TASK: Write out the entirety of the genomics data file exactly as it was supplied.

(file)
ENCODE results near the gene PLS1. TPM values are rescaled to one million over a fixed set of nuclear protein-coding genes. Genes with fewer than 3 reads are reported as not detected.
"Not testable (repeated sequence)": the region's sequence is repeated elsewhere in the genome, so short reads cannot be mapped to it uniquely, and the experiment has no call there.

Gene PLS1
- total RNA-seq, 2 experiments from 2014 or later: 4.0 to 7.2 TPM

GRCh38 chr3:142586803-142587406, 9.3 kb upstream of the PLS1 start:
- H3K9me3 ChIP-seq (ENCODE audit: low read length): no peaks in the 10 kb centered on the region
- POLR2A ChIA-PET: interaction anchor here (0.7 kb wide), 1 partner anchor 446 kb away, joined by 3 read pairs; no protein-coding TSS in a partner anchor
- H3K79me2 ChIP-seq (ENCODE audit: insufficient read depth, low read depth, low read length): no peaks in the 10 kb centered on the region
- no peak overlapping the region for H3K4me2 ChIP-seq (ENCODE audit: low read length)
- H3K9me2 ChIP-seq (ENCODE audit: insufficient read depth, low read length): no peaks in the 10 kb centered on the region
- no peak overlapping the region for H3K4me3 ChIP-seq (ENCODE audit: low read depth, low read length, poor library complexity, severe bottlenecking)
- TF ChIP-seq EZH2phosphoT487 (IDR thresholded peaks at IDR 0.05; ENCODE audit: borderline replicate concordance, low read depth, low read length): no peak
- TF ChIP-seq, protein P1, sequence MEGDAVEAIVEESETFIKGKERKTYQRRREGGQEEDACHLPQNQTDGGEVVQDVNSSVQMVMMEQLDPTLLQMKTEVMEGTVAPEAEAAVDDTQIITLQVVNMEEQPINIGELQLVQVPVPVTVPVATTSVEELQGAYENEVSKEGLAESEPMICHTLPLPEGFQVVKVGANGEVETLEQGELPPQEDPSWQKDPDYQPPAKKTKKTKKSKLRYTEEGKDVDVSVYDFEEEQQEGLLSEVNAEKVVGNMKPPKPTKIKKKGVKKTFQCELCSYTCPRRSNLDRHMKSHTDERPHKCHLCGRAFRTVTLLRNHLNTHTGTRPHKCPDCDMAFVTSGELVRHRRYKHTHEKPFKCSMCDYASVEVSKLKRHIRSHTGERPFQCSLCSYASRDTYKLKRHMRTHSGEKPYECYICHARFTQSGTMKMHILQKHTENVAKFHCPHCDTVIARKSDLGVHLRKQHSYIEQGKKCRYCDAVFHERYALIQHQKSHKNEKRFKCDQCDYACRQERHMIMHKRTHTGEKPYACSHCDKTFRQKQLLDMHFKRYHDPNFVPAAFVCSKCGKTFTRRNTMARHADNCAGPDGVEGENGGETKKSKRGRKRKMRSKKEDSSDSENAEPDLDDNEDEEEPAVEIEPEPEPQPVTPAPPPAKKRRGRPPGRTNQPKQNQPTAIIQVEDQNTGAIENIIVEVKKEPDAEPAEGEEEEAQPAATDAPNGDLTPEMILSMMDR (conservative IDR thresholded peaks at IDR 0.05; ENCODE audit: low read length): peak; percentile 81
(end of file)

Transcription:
ENCODE results near the gene PLS1. TPM values are rescaled to one million over a fixed set of nuclear protein-coding genes. Genes with fewer than 3 reads are reported as not detected.
"Not testable (repeated sequence)": the region's sequence is repeated elsewhere in the genome, so short reads cannot be mapped to it uniquely, and the experiment has no call there.

Gene PLS1
- total RNA-seq, 2 experiments from 2014 or later: 4.0 to 7.2 TPM

GRCh38 chr3:142586803-142587406, 9.3 kb upstream of the PLS1 start:
- H3K9me3 ChIP-seq (ENCODE audit: low read length): no peaks in the 10 kb centered on the region
- POLR2A ChIA-PET: interaction anchor here (0.7 kb wide), 1 partner anchor 446 kb away, joined by 3 read pairs; no protein-coding TSS in a partner anchor
- H3K79me2 ChIP-seq (ENCODE audit: insufficient read depth, low read depth, low read length): no peaks in the 10 kb centered on the region
- no peak overlapping the region for H3K4me2 ChIP-seq (ENCODE audit: low read length)
- H3K9me2 ChIP-seq (ENCODE audit: insufficient read depth, low read length): no peaks in the 10 kb centered on the region
- no peak overlapping the region for H3K4me3 ChIP-seq (ENCODE audit: low read depth, low read length, poor library complexity, severe bottlenecking)
- TF ChIP-seq EZH2phosphoT487 (IDR thresholded peaks at IDR 0.05; ENCODE audit: borderline replicate concordance, low read depth, low read length): no peak
- TF ChIP-seq, protein P1, sequence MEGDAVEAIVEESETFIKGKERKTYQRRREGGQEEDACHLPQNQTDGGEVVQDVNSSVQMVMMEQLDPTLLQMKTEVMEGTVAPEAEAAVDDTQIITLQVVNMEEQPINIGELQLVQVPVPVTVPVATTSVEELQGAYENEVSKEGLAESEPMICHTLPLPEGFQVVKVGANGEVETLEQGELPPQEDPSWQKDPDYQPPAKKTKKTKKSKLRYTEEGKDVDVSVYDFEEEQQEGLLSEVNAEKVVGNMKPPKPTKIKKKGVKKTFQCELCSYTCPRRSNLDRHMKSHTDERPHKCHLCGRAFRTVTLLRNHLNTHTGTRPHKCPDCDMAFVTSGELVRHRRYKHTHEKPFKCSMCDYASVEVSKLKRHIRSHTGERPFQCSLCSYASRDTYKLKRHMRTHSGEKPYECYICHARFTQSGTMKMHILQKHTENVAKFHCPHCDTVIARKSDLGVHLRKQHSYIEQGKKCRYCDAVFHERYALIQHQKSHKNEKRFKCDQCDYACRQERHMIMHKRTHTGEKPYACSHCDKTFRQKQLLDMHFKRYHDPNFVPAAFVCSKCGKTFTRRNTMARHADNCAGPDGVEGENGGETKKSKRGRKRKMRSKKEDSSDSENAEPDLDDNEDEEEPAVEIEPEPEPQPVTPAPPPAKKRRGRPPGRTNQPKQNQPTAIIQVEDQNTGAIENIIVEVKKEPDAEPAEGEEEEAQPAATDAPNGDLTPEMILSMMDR (conservative IDR thresholded peaks at IDR 0.05; ENCODE audit: low read length): peak; percentile 81